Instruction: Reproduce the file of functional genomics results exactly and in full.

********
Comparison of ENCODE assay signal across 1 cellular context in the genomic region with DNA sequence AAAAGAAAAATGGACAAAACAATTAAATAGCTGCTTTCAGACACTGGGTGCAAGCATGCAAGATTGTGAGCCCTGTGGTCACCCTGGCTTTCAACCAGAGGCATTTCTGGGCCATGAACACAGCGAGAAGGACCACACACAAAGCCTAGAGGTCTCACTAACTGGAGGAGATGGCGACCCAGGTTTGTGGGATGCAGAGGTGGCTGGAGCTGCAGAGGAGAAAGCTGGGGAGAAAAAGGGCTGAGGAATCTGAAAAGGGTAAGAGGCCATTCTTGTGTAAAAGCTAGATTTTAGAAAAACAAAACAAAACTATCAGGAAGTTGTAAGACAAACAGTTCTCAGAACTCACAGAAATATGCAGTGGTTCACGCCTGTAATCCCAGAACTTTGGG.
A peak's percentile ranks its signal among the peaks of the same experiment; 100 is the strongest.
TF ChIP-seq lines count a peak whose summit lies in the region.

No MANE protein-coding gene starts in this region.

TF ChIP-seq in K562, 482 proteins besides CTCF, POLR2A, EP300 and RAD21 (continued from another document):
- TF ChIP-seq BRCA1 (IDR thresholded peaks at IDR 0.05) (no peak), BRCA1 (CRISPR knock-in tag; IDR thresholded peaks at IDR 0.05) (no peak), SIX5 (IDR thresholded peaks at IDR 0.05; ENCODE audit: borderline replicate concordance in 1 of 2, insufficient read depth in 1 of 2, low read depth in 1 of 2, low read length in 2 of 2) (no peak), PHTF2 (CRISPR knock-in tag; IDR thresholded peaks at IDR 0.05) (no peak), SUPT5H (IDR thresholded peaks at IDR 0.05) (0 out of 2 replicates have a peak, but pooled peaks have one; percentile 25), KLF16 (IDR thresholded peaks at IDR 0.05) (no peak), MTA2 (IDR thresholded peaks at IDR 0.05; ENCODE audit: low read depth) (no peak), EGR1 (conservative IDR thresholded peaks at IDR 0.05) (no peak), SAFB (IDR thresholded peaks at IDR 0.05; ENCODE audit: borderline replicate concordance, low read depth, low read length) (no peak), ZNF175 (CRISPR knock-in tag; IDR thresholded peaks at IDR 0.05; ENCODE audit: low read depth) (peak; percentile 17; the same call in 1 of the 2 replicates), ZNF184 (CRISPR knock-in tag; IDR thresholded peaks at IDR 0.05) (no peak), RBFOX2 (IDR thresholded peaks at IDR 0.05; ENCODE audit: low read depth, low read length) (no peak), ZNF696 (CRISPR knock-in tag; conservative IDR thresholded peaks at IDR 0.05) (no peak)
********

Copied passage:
Comparison of ENCODE assay signal across 1 cellular context in the genomic region with DNA sequence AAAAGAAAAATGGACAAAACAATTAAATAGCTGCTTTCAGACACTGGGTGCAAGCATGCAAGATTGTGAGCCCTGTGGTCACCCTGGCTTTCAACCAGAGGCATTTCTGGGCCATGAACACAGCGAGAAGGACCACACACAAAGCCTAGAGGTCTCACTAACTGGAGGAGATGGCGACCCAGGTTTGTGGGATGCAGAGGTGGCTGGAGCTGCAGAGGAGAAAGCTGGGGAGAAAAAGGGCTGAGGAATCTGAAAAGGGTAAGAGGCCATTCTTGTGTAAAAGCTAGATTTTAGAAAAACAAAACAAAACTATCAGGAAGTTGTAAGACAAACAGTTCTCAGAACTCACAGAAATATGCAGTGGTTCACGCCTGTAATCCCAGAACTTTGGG.
A peak's percentile ranks its signal among the peaks of the same experiment; 100 is the strongest.
TF ChIP-seq lines count a peak whose summit lies in the region.

No MANE protein-coding gene starts in this region.

TF ChIP-seq in K562, 482 proteins besides CTCF, POLR2A, EP300 and RAD21 (continued from another document):
- TF ChIP-seq BRCA1 (IDR thresholded peaks at IDR 0.05) (no peak), BRCA1 (CRISPR knock-in tag; IDR thresholded peaks at IDR 0.05) (no peak), SIX5 (IDR thresholded peaks at IDR 0.05; ENCODE audit: borderline replicate concordance in 1 of 2, insufficient read depth in 1 of 2, low read depth in 1 of 2, low read length in 2 of 2) (no peak), PHTF2 (CRISPR knock-in tag; IDR thresholded peaks at IDR 0.05) (no peak), SUPT5H (IDR thresholded peaks at IDR 0.05) (0 out of 2 replicates have a peak, but pooled peaks have one; percentile 25), KLF16 (IDR thresholded peaks at IDR 0.05) (no peak), MTA2 (IDR thresholded peaks at IDR 0.05; ENCODE audit: low read depth) (no peak), EGR1 (conservative IDR thresholded peaks at IDR 0.05) (no peak), SAFB (IDR thresholded peaks at IDR 0.05; ENCODE audit: borderline replicate concordance, low read depth, low read length) (no peak), ZNF175 (CRISPR knock-in tag; IDR thresholded peaks at IDR 0.05; ENCODE audit: low read depth) (peak; percentile 17; the same call in 1 of the 2 replicates), ZNF184 (CRISPR knock-in tag; IDR thresholded peaks at IDR 0.05) (no peak), RBFOX2 (IDR thresholded peaks at IDR 0.05; ENCODE audit: low read depth, low read length) (no peak), ZNF696 (CRISPR knock-in tag; conservative IDR thresholded peaks at IDR 0.05) (no peak)